• Workload runtime (Layer 3) security: Baselining and modeling for whitelisting; preventing common attacks; and analyzing workload network connections, processes, file access, and API usage
    • Threat detection and response (Layer 4): Intelligence, machine learning, identification of suspicious patterns, forensics
    • Anti-malware scanning (Layer 5): Continuous scanning of applications and workloads

    Workload security includes managing the use of open-source code, privilege escalation, and data analytics management.

    When it comes to privilege escalation, creating the appropriate roles and access to a workload is key. While in the past, privilege escalation might have given an attacker access to databases, in a container configuration, improper privilege control can allow malicious actors to spin up an entire service and interact with other services in the system.

    Today’s faster-moving environments require you to create agile security responses as well as ongoing security measures to make sure their security doesn’t slow down the company’s progress. Image assurance plays an essential part in the workload protection process, involving the scanning of code before it is uploaded into the production environment.

    Image Assurance Protection

    Image assurance protection starts with the ability to identify new containers as they’re being created, verify that they are using approved images, continuously scan for vulnerabilities, and block any deployments that don’t comply. Check Point CloudGuard Workload Protection now includes an image assurance module, which provides the scanning, detection, and disabling capabilities required for assuring image compliance and security.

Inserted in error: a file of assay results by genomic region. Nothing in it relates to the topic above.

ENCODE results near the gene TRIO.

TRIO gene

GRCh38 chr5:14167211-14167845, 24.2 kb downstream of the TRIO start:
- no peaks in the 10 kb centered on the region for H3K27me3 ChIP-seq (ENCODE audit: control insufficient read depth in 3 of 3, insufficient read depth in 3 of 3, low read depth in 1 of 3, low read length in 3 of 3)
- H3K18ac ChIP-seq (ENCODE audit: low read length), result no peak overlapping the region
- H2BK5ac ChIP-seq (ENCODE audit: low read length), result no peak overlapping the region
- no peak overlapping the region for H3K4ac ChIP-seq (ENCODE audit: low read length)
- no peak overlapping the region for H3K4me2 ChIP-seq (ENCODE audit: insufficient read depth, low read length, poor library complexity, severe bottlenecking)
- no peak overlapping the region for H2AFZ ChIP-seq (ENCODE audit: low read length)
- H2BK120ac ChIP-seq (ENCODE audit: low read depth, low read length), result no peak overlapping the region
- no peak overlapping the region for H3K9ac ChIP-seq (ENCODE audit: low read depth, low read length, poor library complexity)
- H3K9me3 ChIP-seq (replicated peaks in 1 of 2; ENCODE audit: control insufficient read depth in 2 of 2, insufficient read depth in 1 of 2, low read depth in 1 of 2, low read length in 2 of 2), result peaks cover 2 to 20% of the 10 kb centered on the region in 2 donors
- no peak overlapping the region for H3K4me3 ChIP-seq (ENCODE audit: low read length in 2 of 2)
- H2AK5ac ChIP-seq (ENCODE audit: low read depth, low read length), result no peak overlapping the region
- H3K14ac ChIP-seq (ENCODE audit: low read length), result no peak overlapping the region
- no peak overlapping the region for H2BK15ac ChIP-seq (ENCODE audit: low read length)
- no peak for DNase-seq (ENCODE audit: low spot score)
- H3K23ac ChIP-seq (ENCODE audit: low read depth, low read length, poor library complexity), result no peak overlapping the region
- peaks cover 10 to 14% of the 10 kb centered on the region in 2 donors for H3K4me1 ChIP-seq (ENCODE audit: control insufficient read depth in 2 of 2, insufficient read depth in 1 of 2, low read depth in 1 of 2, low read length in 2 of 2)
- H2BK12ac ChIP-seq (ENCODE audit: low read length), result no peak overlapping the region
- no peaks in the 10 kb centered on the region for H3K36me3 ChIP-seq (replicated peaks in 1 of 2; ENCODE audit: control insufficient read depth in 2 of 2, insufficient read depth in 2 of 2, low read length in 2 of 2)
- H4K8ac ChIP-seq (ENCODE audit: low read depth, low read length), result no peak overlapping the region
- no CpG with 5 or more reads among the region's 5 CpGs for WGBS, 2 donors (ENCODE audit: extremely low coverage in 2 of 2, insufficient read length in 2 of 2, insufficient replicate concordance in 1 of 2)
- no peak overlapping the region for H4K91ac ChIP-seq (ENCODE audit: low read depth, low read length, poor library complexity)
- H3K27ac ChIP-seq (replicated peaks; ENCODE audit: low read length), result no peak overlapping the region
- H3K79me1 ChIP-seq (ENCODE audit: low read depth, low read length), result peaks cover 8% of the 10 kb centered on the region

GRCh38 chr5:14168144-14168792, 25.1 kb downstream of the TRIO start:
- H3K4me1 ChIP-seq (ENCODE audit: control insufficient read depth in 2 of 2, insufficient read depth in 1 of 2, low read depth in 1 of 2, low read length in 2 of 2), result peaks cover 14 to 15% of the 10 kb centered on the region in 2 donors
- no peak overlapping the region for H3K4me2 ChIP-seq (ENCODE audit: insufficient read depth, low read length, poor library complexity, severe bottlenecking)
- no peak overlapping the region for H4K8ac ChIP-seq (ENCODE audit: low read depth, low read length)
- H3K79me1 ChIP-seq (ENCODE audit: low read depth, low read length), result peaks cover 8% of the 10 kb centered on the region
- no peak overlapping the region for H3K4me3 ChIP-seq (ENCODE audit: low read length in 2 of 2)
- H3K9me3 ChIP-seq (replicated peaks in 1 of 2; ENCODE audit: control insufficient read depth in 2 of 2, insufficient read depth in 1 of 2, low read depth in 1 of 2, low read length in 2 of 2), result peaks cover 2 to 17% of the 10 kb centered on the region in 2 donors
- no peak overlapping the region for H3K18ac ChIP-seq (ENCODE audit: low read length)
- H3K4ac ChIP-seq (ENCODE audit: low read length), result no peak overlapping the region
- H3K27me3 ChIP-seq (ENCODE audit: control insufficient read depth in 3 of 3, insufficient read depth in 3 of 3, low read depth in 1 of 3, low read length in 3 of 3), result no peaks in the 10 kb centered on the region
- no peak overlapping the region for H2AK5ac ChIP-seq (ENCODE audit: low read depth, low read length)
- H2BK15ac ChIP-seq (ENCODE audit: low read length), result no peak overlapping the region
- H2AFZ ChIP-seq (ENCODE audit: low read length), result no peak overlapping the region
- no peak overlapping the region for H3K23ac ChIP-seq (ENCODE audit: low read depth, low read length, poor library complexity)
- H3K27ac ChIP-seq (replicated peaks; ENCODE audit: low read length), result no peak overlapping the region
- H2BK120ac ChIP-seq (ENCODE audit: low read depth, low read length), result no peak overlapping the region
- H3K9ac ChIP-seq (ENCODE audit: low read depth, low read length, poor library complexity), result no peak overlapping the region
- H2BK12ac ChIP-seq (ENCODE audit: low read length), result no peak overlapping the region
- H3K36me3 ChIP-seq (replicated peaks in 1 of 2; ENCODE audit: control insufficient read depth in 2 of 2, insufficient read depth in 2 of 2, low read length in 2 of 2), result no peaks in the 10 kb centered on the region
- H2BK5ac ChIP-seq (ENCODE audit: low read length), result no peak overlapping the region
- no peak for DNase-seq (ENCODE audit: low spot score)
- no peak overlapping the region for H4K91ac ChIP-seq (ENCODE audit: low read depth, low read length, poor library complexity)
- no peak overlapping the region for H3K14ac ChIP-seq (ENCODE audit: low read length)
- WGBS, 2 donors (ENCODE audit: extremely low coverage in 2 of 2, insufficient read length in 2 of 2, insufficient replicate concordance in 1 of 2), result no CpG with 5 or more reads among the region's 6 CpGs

The key to the early detection of vulnerabilities is identifying the spinning up of every container, and scanning it before it goes into production. If the workload doesn’t comply with company policy, it is blocked from deployment. Once deployed, all workloads are continuously scanned for vulnerabilities, exploits, malware, viruses, trojan horses, credential leakage, and other malicious threats.

    Registry Synchronization for Full Protection

    To catch workloads before they’re deployed in production, Image Assurance employs registry synchronization. Every container needs to be written to the registry of the cloud deployment as soon as it’s created. By scanning the cloud registry, the image assurance module ensures that every single workload goes through the proper security procedures and scanning requirements before going live.

    In the most recent upgrade to its image assurance module, Check Point added support for vulnerability scanning of Azure Container Registry (ACR), Amazon Elastic Container Registry (ECR), and Amazon Elastic Container Service (ECS) tasks. The coverage for Azure and AWS allows hyperscaler users to stay secure, while providing developers the ability to deploy their own workloads, as those workloads will be scanned at the registry level and protected throughout their lifecycle.

    Check Point Image Assurance

    The image assurance module automatically analyzes Kubernetes images on AWS, Google Cloud and Microsoft Azure at each stage of their lifecycle to protect against malicious threats. The feature identifies all images in the cloud registry, and is part of Check Point’s CloudGuard Workload Protection.

    CloudGuard Workload Protection provides an end-to-end solution for securing an organization’s serverless and containerized cloud native applications. To learn more about CloudGuard Workload Protection’s capabilities, register for a free demo of Check Point’s serverless security solutions or simply try it out for free.